“We live, as we dream-alone.”
- Joseph Conrad, Heart of Darkness
The encroaching “darkness” that hangs over Elena Sisto’s somewhat lonely painting show at Bookstein Projects - I counted more insects than people in the ten modest sized paintings- is a long shadow of death cast by a setting sun low on the horizon. It symbolizes the artist, now in her mid-sixties, entering the golden years of her life. However, if one judge’s youth by elasticity, then these smooth, wrinkle-free surfaces seem to imply an artist who is still very active and fit - lighting these canvases is the warm glow of twilight whose redness gives more than a glimmer of hope to the magic hour.
As We Dream is Sisto’s third exhibition with the gallery, but her first in the new uptown space. The theme of travel seems to be very much on the artist’s mind as all of these easel-sized works measure no more than 30 inches on their longest side. Their compactness lends an air of portability to the show. The exhibition unfolds like a well-designed piece of luggage with each of the ten paintings acting as a compartment to collect a series of personal thoughts, dreams or memories.
Sisto’s two prior shows with Bookstein were buttoned down and zipped up with the nuances of clothing. Specifics of style, brand or method of purchase were alluded to in previous titles – Carhartt (2013), Etsy Sweater (2013-15), Buffalo Check (2012). Sisto relished these specifics of fabric and pattern but now her idea of fold or press now negotiates the crop of the compositions or where the painting surface rests in relation to the viewer. The painted patterns and designs are simplified or codified, as if they were imported from an emoji toolbar rather than from nature. In the current exhibition, only two nondescript tee shirts make a pair of hasty appearances. For all the paintings desired movement, no arms and legs are anywhere to be seen (unless you consider those pesky insects). Only a large, gray left hand cradling a brush in Yellow Sky (2018) gives any sense of purpose below the shoulders.
Style is now defined by what lies above those shoulders; growing on top of the artist’s head or cradled inside it; not by what is worn below it. Of the ten paintings in the show, seven identify Sisto’s persona through the swirl of her long, flowing, silver locks. The hair acts as a shimmering symbol of knowledge and experience while still giving the paintings a whiff of vanity. The cascading curls, manipulated by a fan brush in Orangefield (2018) and Spirited Away (2018) flow down from her head to her shoulders like a rushing waterfall or a raging river. Below the hair’s lacey halo, the faces in Sisto’s self-portraits are colored not with her natural flesh tones but with the emotional saturation of deep blue, forest green and fuchsia pink in thinly stacked layers of pigment. They have the feeling of woodblock printing as one sees the strokes of paint but not the weighted character of the bristles.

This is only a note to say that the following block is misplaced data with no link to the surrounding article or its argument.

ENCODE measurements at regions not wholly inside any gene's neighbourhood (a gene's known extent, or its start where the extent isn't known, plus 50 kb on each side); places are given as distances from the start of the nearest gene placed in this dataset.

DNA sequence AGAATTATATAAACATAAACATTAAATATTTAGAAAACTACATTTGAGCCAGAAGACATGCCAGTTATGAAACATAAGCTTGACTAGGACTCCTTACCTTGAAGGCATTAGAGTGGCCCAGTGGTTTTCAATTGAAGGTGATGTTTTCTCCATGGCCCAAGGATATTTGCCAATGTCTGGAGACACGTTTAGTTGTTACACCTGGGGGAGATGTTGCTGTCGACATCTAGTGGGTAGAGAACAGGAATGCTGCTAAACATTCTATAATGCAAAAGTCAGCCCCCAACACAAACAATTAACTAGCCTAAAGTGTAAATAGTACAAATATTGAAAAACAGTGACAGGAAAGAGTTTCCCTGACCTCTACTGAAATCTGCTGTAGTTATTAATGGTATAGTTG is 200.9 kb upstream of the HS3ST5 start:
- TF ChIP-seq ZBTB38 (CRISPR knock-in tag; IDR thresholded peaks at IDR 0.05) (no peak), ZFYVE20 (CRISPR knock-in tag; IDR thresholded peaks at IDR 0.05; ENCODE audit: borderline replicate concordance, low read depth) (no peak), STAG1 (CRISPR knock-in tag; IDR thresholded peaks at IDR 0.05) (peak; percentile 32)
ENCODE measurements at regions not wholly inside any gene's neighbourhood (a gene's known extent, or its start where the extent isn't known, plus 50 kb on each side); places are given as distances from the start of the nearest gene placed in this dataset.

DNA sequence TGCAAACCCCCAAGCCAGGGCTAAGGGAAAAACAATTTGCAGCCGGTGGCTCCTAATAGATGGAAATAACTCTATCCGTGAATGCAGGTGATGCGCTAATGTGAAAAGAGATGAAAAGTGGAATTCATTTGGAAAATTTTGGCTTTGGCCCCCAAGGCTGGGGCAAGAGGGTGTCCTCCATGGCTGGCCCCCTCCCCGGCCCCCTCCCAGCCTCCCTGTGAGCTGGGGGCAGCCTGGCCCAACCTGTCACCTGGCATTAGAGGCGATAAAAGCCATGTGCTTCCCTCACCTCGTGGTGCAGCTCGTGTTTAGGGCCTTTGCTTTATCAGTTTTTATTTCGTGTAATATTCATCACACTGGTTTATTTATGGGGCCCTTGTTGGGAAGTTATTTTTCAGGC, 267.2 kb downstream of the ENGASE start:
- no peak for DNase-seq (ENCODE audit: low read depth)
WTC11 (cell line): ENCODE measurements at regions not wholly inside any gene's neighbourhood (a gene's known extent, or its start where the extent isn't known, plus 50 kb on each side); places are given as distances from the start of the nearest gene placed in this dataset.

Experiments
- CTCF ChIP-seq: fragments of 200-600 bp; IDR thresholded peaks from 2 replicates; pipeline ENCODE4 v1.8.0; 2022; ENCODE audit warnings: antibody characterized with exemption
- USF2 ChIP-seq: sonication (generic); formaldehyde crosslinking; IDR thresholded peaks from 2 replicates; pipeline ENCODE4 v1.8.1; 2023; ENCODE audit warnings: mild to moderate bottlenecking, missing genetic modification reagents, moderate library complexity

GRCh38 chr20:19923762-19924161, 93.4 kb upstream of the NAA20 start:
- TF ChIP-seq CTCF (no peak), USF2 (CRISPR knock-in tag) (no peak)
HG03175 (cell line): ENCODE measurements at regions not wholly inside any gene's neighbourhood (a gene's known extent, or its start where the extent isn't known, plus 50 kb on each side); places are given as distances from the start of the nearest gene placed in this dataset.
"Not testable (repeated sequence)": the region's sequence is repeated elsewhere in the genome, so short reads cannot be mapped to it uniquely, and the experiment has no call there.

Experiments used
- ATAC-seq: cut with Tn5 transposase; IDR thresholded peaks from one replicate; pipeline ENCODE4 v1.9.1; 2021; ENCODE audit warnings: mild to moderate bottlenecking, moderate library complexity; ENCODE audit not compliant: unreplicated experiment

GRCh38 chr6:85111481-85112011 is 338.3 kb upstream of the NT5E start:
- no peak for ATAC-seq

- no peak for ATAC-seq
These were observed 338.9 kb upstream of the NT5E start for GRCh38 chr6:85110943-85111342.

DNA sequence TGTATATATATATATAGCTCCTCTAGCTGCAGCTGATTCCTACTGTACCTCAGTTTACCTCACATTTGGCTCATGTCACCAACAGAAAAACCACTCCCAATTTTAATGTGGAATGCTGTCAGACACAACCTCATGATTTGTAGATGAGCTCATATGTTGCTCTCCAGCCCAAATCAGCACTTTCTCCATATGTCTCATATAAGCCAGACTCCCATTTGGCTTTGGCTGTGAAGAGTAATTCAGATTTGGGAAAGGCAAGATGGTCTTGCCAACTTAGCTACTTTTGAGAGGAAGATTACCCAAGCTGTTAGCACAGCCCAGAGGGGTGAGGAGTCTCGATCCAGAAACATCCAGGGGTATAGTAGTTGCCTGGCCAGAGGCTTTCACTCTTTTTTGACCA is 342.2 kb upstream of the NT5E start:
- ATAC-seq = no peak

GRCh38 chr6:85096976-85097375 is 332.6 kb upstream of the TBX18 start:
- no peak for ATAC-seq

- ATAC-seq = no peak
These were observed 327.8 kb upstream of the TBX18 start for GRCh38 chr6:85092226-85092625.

The studio thoughts and private behavior of Sisto’s prior work now become a call to the out of doors, but the “woods” in these landscapes are rendered schematically once again bringing to mind the economical art of the Japanese print. Travel can be implied by title or action as with the twin nocturnes Mr. Moonlight (2018) and Vagabond (For Agnes Varda)(2018); in the former by a backpack over the artist’s shoulder and in the latter by the slice of an empty canvas carried under her arm.
In the landscape As We Dream (2017), Sisto takes her place next to us as her white canvas elbows its way out of the frame like a hand delivered invitation to the viewer. The twilight of an orange sherbet sky reflects in a pond lined with a serrated, grassy edge as if cutoutwith fabric sheers. The painting’s spartan composition alludes to Milton Avery (1885-1965), but the smoothness of Sisto’s surfaces is more in line with an Avery painting after a trip to Jiffy Lube. The peaceful tranquility is interrupted by the buzz and crawl of insects hinting at the passage of time and our own mortality by acting as vanitas objects.
For all their welcoming warmth, there is a chill of absence about these paintings. It is the result of haste in execution and the loss of the specific points of focus that have made Sisto’s work so remarkable and accessible in the past. The richness of those surfaces captured the incidental; as if they were the ruled lines on a door moulding marking off the years of a growing child. Perhaps Sisto realizes that she, like the rest of us, is on the clock. I would encourage her to slow down just a little, bask in the warm, beautiful glow she has generated and take time smell the (emojis) flowers.